Right then, something will feel so deeply and funkily wrong that admitting "You know what? This isn't love" is almost always a relief. What may result, hopefully, is another revelation: Not-quite-love, like love, is just an emotion—one you're perfectly allowed to have, without doing anything to fix, dull or deny it.
Next: The security of a security blanket4. Security Blankets Can Actually Make You Feel More Secure
In an emotionally perfect universe, we'd need nothing other than ourselves to feel safe and whole. Unfortunately, we live someplace else. But in our imperfect world, we can usually find a concrete object that can help us battle our everyday anxieties.
It might not banish them forever, but it'll reduce them to a point where we can function with significantly more clarity. For example, maybe you need $10,000 in the bank just in case your husband—a man who has no intention of leaving you—leaves you, guaranteeing that you'll have enough money to pay the mortgage on your own for a few months. Maybe you need some flash cards of big, hard-to-pronounce words that you stumble over regularly, usually in front of people you want to date. A certain woman I know—okay, my mother—fights social anxiety with table manners, on the belief that if you're not worrying about fish knives while at the table, you can make conversation about the things you really care about.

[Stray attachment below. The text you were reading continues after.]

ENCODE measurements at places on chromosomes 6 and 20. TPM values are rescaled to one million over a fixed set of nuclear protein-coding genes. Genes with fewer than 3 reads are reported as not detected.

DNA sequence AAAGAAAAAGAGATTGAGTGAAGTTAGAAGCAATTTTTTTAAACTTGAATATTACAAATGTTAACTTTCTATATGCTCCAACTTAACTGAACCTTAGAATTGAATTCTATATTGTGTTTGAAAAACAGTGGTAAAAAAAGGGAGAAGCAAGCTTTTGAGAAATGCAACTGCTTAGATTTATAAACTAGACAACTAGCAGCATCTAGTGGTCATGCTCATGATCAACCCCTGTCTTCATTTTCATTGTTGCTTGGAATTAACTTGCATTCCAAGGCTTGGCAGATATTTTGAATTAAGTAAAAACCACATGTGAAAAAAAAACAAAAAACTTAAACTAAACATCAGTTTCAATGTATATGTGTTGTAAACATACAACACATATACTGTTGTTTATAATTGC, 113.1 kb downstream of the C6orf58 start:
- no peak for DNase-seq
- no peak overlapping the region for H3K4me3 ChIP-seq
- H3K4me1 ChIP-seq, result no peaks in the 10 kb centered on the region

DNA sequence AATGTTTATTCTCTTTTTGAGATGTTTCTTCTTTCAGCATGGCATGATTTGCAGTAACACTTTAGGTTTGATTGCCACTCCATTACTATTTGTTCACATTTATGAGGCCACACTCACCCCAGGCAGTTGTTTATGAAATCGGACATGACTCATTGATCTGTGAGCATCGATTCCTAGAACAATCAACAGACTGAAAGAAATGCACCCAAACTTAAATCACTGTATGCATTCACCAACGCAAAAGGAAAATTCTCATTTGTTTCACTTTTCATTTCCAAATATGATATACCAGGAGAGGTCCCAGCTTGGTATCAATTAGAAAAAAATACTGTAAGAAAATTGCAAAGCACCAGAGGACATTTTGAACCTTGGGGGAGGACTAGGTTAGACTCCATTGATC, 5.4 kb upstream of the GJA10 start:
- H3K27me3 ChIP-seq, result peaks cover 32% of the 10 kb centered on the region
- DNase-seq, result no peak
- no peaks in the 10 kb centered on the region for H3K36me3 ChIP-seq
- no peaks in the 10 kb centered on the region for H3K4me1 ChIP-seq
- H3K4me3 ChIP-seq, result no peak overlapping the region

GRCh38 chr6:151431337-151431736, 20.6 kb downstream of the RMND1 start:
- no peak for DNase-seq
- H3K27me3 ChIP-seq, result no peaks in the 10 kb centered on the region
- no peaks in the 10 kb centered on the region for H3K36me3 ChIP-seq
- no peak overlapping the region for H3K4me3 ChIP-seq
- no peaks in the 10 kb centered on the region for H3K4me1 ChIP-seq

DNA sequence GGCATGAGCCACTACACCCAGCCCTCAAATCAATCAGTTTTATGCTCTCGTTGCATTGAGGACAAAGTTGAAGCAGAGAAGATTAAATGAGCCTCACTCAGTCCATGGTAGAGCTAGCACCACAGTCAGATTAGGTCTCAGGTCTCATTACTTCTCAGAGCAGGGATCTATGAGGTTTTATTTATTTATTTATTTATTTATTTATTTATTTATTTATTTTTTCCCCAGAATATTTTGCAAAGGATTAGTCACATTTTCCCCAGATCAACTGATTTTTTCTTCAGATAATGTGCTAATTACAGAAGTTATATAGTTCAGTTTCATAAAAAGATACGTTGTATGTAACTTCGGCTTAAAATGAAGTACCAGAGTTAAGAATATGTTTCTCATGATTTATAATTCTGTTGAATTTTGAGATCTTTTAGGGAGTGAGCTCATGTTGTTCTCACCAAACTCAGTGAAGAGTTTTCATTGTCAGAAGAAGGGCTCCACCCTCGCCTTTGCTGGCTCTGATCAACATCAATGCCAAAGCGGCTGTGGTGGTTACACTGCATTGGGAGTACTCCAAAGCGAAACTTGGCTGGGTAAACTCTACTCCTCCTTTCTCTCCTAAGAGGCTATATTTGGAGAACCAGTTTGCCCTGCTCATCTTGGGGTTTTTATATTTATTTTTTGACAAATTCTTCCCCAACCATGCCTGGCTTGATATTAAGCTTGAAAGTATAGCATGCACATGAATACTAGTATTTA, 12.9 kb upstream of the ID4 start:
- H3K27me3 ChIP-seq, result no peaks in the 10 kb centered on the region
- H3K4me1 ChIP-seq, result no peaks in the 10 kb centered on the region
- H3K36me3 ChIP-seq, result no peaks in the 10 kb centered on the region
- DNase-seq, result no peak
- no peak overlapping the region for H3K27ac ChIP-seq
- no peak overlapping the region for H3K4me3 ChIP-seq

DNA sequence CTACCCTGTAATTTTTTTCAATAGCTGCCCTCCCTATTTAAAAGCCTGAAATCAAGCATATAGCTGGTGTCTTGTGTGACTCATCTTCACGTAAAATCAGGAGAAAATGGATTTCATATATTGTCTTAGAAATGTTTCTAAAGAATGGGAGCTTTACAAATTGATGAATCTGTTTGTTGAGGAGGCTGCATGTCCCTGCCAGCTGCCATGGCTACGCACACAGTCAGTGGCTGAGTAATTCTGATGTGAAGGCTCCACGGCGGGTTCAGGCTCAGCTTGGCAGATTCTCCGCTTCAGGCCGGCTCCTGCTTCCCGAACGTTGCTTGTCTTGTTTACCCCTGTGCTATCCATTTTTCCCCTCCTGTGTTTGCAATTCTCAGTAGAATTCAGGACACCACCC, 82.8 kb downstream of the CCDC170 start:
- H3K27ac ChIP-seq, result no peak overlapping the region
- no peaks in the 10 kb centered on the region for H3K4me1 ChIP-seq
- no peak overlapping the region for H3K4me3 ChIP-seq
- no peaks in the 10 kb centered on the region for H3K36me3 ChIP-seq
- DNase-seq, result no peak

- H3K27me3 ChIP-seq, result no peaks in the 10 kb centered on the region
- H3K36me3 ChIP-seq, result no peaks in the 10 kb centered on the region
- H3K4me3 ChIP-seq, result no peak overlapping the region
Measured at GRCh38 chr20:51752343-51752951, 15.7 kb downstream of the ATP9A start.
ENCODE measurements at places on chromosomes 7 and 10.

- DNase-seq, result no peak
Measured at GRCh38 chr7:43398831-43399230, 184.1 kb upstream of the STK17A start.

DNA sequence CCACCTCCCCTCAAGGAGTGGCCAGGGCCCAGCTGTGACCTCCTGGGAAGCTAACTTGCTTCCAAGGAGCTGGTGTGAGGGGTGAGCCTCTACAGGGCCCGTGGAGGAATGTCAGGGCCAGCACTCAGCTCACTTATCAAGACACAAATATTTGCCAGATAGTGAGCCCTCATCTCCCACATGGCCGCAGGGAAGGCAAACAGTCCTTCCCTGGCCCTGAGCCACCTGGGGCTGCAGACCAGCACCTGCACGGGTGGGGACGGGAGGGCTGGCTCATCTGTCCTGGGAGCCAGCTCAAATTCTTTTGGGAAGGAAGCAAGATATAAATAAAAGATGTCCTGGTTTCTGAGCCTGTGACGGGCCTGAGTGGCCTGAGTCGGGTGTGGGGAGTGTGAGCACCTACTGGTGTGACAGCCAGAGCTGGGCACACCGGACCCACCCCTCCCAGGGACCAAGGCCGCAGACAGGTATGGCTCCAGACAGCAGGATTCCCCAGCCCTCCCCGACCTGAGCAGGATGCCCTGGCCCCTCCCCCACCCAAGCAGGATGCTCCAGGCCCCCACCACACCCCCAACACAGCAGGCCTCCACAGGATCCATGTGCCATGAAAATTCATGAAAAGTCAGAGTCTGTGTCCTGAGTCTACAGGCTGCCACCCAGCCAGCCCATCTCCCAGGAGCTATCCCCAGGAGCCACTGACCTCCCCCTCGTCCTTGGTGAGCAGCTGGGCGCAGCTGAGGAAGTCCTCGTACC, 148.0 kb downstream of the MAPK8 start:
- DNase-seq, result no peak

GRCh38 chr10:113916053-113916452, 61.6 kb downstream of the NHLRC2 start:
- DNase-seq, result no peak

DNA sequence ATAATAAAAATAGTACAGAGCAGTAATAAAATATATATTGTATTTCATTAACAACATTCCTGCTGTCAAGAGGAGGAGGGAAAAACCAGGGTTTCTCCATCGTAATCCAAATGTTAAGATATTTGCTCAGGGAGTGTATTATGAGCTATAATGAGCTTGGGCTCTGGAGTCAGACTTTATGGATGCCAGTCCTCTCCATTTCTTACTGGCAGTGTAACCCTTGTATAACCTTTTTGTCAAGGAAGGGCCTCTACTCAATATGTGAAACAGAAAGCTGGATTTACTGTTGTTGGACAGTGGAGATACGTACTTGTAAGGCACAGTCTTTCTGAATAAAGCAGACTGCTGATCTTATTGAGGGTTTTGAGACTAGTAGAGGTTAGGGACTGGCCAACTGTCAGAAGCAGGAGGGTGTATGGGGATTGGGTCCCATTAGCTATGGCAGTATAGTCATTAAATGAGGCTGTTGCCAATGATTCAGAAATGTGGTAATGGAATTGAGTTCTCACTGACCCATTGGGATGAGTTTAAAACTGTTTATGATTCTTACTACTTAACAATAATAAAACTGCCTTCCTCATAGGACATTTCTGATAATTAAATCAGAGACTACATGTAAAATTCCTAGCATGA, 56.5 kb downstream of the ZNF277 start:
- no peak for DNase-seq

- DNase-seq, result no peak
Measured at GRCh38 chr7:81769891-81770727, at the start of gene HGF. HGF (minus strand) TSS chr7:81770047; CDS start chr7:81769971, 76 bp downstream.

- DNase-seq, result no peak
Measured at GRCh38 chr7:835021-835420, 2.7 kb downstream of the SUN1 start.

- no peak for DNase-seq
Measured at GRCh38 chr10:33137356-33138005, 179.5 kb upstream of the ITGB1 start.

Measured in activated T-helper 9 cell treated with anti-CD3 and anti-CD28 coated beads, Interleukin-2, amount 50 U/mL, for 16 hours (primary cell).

It will come, that moment in which you'll feel the first, familiar wobble of anxiety or dread, but instead of giving yourself a pep talk or forcing yourself to blunder through the situation, you'll realize there is one if not logical, at least entirely legal thing that will make you feel better. Take it.
5. The Only Realistic Time Frame Is "For a While"
You're in the best possible moment of your career, complete with healthcare and a fat brass plaque on your office door. Or, you're in an ugly, excruciating fight with your friend about the thing you said about her husband. Or, your migraines leave you crawling across the bathroom floor, or suddenly, inexplicably they're—presto—gone.
No matter what the situation or condition, the only realistic way to measure its length is "for a while." Something happens and then unhappens. You will be glad it's over, or not glad (or not glad at all).
The moment it ends, however, is when it's most obvious that it—like everything good and god-awful—lasted not forever, not for a second, not for 67.32 days on the lunar calendar, but "for a while," which is the both exact and immeasurable timeframe you need to decide what to make of its influence on your life, especially with regard to all the other a whiles to come.